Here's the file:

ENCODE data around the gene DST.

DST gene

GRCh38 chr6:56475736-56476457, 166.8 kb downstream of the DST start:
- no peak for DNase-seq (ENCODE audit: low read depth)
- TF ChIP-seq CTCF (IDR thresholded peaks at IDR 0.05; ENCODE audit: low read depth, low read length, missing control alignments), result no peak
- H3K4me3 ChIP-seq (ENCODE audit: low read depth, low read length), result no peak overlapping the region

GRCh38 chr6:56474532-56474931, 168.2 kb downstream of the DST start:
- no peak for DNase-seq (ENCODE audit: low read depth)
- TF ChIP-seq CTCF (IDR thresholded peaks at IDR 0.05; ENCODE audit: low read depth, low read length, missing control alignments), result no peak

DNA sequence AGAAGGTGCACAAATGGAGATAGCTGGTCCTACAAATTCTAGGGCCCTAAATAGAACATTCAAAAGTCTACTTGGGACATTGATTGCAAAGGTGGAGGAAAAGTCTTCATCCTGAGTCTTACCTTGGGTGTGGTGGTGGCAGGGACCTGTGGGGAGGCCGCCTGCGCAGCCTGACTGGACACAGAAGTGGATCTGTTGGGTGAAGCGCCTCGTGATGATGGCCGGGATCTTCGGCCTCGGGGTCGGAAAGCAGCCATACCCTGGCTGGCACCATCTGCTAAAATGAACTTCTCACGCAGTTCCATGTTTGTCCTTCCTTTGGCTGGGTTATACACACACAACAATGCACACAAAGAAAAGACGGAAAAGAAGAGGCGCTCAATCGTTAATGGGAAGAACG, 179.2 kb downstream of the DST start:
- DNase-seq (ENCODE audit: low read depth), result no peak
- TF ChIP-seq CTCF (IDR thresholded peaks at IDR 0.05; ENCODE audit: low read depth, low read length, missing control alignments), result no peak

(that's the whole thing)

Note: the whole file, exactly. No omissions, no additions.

ENCODE data around the gene DST.

DST gene

GRCh38 chr6:56475736-56476457, 166.8 kb downstream of the DST start:
- no peak for DNase-seq (ENCODE audit: low read depth)
- TF ChIP-seq CTCF (IDR thresholded peaks at IDR 0.05; ENCODE audit: low read depth, low read length, missing control alignments), result no peak
- H3K4me3 ChIP-seq (ENCODE audit: low read depth, low read length), result no peak overlapping the region

GRCh38 chr6:56474532-56474931, 168.2 kb downstream of the DST start:
- no peak for DNase-seq (ENCODE audit: low read depth)
- TF ChIP-seq CTCF (IDR thresholded peaks at IDR 0.05; ENCODE audit: low read depth, low read length, missing control alignments), result no peak

DNA sequence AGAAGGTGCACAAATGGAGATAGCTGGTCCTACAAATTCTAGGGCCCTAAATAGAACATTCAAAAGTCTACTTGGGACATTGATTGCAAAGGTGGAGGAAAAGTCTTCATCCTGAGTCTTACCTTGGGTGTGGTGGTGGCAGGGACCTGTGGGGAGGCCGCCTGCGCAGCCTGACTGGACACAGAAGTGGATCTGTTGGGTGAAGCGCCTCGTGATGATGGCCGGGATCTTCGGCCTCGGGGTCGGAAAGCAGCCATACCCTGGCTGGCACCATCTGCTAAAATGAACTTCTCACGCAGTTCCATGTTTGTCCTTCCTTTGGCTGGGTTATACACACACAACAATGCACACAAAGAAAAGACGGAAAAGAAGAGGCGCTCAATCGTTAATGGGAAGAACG, 179.2 kb downstream of the DST start:
- DNase-seq (ENCODE audit: low read depth), result no peak
- TF ChIP-seq CTCF (IDR thresholded peaks at IDR 0.05; ENCODE audit: low read depth, low read length, missing control alignments), result no peak